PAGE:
# SLUB & Buddy System in Linux Kernel

Contents

CTF games have flourished in recent years. However, more GLIBC heap allocator exploit techiniques are becoming boring and meaningless, especially for games in China. Challenges are well-designed, deliberately constructed, leading to specific ways to solve them, which is actually further and further away from real world exploits. I started to aim more at Linux kernel memory allocator these days and gathered some imformation about Buddy System & SLUB hitherto.

## Buddy System

Buddy allocation system is an algorithm in which a larger memory block is divided into small parts to satisfy the request. This algorithm is used to give best fit[1].

There are couple of types of Buddy allocation system

• Binary buddy system
• Fibonacci buddy system
• Weighted buddy system
• Tertiary buddy system

In Binary buddy system, memory is allocated and freed in PAGE_SIZE (e.g. 4K) using order to indicate size of chunks. Typically we have

SIZE [of chunks of order=n] = 2^n * PAGE_SIZE

We note an example from wiki[2]. Suppose minimum size of chunk is 64K and maximum order of chunk is 4, and user tries to allocate memory of 34K.

This allocation could have occurred in the following manner

1. The initial situation.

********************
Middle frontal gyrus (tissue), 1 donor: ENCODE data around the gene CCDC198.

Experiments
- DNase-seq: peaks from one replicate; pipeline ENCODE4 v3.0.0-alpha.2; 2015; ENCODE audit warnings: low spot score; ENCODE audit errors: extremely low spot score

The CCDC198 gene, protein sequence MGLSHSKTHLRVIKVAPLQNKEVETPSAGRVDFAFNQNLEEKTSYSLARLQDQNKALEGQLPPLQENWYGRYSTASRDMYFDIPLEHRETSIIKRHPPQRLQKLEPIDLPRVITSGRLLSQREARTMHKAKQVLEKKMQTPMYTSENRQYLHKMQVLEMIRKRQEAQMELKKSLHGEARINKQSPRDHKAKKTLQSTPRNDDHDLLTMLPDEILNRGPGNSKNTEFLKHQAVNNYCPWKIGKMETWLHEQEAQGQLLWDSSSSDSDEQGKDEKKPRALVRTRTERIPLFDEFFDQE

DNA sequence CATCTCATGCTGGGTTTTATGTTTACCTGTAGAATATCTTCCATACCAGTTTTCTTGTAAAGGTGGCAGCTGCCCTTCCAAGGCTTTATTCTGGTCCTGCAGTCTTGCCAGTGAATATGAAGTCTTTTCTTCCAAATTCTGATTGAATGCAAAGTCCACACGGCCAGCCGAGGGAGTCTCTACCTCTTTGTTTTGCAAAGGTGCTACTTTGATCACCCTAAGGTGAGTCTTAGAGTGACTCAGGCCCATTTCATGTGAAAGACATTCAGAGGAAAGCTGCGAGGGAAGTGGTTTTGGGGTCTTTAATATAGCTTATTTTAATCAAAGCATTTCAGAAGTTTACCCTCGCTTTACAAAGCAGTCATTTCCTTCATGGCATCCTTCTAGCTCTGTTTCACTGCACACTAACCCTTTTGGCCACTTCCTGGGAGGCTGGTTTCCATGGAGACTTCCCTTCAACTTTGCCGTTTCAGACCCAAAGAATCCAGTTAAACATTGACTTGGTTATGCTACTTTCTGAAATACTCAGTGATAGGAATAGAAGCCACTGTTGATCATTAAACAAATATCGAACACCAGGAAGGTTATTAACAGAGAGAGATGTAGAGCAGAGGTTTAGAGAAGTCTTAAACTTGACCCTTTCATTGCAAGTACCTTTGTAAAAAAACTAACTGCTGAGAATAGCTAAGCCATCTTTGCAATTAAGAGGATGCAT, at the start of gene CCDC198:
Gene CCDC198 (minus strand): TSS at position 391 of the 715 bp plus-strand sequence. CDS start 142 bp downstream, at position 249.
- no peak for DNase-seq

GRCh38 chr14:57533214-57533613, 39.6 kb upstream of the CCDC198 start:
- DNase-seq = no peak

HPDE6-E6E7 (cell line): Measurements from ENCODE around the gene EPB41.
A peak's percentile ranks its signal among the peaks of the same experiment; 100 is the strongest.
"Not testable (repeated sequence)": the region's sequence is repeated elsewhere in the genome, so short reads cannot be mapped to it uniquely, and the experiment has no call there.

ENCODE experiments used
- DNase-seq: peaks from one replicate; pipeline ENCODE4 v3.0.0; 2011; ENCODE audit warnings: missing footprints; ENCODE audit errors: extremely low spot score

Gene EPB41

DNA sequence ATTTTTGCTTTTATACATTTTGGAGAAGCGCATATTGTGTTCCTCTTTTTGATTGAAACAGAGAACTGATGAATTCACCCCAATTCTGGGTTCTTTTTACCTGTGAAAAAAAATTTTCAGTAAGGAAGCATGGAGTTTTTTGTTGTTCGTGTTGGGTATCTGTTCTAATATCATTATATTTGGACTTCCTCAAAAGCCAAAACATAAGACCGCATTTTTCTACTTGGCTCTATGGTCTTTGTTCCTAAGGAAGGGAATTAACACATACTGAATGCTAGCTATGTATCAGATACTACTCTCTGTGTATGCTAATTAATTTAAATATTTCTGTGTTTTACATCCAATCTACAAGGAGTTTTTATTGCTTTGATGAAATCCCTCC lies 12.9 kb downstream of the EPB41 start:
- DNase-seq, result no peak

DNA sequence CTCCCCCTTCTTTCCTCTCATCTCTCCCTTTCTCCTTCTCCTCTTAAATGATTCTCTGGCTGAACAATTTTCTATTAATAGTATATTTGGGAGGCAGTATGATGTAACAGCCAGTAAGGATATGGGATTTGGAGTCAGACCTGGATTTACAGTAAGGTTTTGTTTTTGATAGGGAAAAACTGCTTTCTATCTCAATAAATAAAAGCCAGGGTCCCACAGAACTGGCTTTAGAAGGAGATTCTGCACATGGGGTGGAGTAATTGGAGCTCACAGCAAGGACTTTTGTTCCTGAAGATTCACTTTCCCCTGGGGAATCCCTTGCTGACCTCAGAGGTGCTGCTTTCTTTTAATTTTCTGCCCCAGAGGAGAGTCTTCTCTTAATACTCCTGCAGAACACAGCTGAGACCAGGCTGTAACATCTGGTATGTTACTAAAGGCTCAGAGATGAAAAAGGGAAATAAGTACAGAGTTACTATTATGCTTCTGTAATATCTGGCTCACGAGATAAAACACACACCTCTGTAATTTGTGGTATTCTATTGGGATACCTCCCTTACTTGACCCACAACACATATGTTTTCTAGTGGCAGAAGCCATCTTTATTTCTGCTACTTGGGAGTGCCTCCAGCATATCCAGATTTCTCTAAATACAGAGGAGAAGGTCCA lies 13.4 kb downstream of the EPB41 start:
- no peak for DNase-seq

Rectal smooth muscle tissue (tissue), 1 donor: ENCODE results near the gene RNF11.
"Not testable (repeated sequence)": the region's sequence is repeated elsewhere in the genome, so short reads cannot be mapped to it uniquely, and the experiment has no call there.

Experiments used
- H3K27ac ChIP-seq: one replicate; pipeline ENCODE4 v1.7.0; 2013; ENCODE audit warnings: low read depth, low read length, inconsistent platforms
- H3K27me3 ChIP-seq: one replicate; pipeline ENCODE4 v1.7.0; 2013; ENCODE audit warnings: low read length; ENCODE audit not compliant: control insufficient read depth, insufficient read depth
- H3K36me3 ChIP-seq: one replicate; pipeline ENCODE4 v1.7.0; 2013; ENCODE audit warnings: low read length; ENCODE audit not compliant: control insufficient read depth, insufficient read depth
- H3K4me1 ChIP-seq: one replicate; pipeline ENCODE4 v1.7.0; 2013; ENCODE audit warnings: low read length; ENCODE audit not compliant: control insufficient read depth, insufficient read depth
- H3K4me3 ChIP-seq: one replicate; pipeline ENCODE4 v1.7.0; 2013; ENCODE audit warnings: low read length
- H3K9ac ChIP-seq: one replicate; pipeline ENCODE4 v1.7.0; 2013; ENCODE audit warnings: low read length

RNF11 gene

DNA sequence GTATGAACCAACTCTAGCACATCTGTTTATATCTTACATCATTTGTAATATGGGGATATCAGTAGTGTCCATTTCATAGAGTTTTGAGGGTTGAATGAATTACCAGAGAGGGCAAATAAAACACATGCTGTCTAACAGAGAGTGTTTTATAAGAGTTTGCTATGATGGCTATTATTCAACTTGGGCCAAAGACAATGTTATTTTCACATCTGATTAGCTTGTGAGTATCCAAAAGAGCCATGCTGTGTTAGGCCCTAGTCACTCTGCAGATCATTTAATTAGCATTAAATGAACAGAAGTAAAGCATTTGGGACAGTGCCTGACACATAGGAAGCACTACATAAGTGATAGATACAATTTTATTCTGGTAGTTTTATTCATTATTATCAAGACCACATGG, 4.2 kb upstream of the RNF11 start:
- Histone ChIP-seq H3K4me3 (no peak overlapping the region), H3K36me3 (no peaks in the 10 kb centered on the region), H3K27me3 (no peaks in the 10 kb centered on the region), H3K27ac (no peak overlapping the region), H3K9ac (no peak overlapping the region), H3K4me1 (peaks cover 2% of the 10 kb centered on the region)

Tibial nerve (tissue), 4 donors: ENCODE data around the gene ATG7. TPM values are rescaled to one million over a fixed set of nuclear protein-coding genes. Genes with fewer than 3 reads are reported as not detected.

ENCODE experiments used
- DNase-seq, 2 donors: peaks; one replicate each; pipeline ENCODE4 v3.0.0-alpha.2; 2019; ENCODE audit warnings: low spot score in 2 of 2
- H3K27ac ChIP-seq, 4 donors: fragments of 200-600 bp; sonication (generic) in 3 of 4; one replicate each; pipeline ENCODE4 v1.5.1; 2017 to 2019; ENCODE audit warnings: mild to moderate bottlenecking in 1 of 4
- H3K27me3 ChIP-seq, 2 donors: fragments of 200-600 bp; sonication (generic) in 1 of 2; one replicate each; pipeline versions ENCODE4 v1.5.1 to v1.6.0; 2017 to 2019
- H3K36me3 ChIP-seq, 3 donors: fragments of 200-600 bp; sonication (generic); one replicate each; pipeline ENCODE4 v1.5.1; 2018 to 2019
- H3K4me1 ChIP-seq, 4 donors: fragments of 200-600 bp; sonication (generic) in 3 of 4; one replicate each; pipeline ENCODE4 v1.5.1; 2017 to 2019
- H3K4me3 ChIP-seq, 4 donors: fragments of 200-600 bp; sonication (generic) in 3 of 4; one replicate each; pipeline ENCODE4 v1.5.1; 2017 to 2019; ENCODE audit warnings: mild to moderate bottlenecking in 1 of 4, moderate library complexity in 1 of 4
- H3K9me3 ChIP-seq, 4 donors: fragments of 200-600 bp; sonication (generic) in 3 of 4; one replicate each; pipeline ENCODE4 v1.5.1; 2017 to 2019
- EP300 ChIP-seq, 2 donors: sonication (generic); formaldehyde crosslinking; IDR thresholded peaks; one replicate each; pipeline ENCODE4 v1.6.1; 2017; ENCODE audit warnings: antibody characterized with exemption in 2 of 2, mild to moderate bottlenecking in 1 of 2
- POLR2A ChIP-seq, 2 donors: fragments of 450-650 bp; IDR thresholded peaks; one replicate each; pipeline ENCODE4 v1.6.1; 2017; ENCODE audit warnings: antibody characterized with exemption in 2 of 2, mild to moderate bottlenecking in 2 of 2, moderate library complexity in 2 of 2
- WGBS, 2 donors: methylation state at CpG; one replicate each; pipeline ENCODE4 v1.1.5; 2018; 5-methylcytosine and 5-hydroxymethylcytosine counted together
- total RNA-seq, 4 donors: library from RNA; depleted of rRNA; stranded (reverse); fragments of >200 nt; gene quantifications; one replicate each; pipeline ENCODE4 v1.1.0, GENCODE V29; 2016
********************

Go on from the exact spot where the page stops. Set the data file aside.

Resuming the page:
2. Program A requests memory 34 K, order 0.
1. No order 0 blocks are available, so an order 4 block is split, creating two order 3 blocks.
2. Still no order 0 blocks available, so the first order 3 block is split, creating two order 2 blocks.
3. Still no order 0 blocks available, so the first order 2 block is split, creating two order 1 blocks.
4. Still no order 0 blocks available, so the first order 1 block is split, creating two order 0 blocks.
5. Now an order 0 block is available, so it is allocated to A.
3. Program B requests memory 66 K, order 1. An order 1 block is available, so it is allocated to B.
4. Program C requests memory 35 K, order 0. An order 0 block is available, so it is allocated to C.
5. Program D requests memory 67 K, order 1.
1. No order 1 blocks are available, so an order 2 block is split, creating two order 1 blocks.
2. Now an order 1 block is available, so it is allocated to D.
6. Program B releases its memory, freeing one order 1 block.
7. Program D releases its memory.
1. One order 1 block is freed.
2. Since the buddy block of the newly freed block is also free, the two are merged into one order 2 block.
8. Program A releases its memory, freeing one order 0 block.
9. Program C releases its memory.
1. One order 0 block is freed.
2. Since the buddy block of the newly freed block is also free, the two are merged into one order 1 block.
3. Since the buddy block of the newly formed order 1 block is also free, the two are merged into one order 2 block.